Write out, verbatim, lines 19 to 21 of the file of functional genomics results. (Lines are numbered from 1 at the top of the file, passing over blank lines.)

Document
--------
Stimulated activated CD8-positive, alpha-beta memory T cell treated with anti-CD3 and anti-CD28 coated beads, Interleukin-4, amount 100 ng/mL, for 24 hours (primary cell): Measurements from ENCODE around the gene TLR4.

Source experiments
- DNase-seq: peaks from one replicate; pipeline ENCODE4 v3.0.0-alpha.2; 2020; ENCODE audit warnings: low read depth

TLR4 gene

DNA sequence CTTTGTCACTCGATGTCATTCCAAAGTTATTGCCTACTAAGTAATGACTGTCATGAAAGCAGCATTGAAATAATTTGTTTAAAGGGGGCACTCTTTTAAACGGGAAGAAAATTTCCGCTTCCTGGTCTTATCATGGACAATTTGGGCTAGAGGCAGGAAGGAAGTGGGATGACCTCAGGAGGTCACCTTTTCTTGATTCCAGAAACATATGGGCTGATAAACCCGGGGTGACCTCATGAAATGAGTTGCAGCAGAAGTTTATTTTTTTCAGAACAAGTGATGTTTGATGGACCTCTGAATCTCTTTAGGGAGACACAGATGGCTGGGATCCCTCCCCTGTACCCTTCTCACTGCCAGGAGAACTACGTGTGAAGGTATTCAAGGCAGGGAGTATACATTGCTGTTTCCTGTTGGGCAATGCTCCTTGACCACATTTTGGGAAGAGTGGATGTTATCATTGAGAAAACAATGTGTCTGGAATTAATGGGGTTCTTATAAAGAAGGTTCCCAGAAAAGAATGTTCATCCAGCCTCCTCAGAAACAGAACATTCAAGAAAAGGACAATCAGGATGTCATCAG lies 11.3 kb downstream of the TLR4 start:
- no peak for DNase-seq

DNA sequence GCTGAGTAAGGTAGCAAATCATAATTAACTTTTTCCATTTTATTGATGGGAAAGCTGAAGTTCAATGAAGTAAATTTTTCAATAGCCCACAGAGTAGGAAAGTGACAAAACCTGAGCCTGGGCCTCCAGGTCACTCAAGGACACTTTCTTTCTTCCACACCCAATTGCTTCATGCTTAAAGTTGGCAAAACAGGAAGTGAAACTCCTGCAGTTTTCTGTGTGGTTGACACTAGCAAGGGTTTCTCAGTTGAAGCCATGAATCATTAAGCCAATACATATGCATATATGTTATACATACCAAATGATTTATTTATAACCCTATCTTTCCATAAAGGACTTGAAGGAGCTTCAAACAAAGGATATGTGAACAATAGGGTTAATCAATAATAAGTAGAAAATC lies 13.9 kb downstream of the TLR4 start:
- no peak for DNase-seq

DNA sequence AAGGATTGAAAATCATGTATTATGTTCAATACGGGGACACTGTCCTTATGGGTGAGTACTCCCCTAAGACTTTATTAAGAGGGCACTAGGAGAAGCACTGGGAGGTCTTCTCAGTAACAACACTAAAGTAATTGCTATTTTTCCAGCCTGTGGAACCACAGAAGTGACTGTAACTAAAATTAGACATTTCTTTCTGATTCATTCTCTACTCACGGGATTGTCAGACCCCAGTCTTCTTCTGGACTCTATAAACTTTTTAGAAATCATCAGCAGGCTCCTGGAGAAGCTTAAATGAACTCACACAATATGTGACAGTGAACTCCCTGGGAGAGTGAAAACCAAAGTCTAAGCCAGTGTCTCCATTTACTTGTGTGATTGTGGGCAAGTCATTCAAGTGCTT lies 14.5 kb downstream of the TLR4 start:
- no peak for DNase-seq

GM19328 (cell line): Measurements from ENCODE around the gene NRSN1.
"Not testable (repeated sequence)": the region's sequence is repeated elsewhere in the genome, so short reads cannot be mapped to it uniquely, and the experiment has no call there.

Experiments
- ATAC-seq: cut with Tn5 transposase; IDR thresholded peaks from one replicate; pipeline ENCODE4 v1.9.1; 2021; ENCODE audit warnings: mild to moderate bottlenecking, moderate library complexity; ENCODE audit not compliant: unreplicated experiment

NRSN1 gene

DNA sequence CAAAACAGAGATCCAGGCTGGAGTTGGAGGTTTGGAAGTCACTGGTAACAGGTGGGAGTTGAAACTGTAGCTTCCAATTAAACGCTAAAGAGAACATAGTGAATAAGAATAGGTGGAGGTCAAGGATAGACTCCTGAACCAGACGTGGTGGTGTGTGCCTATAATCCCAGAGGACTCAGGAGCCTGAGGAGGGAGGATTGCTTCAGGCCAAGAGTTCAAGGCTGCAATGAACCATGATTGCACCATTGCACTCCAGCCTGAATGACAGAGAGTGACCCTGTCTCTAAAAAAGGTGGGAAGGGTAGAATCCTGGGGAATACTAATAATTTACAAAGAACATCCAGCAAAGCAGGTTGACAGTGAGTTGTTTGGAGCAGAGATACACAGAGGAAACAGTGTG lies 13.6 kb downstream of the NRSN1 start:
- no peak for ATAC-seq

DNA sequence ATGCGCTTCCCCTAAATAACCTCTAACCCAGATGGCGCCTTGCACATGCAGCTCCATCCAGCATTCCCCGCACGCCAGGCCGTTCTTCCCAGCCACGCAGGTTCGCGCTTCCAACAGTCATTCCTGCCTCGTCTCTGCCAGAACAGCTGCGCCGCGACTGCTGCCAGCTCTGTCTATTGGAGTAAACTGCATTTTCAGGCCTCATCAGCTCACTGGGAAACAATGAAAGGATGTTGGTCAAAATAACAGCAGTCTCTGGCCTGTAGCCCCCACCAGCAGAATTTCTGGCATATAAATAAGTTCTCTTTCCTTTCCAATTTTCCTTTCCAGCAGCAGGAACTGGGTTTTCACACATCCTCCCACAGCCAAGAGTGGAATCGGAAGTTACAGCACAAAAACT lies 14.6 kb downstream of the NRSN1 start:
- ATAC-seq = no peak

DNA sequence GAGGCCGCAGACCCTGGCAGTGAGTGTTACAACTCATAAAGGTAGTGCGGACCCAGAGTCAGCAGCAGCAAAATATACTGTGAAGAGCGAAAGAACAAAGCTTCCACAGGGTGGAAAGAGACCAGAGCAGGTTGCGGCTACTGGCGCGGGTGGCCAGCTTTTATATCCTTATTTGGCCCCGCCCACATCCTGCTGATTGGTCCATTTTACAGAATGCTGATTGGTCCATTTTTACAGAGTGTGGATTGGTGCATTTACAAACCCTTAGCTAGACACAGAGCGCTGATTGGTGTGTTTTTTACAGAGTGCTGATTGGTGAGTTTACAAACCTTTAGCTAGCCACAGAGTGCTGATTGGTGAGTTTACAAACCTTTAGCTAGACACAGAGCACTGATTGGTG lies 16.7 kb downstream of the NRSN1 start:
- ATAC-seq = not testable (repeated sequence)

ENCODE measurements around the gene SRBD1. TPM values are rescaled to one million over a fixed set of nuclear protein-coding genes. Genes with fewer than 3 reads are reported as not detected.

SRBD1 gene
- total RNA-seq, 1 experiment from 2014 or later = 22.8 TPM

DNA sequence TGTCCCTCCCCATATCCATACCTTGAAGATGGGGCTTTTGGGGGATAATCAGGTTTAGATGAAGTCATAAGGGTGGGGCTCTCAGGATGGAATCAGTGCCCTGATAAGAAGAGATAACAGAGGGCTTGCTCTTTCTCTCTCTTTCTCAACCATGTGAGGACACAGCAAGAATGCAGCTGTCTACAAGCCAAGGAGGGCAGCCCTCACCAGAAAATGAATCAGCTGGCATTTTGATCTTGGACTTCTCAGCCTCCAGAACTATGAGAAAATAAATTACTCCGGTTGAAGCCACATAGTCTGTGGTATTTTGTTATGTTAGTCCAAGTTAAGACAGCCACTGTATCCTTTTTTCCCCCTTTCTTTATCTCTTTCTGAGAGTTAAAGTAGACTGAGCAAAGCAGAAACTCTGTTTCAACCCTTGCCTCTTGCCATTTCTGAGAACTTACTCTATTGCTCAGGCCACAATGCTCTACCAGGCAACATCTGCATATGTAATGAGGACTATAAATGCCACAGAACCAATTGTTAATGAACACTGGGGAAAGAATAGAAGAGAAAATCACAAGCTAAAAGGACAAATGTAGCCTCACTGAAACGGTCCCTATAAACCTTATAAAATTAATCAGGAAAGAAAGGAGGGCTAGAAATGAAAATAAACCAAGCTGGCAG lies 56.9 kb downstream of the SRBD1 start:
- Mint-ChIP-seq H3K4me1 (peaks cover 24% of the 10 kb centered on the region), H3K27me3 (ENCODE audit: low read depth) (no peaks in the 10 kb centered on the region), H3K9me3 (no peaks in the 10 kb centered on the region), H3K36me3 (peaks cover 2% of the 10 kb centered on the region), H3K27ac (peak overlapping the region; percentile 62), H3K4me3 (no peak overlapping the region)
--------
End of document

- ATAC-seq = no peak

DNA sequence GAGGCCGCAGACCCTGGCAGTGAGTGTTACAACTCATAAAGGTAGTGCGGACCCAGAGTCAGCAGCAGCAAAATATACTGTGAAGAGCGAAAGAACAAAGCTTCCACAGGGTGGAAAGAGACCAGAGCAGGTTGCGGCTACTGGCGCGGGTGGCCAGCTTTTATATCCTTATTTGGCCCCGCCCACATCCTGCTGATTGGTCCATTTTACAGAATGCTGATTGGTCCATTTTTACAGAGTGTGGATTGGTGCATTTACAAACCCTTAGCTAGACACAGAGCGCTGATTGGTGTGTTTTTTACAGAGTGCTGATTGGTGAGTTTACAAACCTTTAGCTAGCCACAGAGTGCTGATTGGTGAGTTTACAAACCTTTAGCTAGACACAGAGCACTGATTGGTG lies 16.7 kb downstream of the NRSN1 start:
- ATAC-seq = not testable (repeated sequence)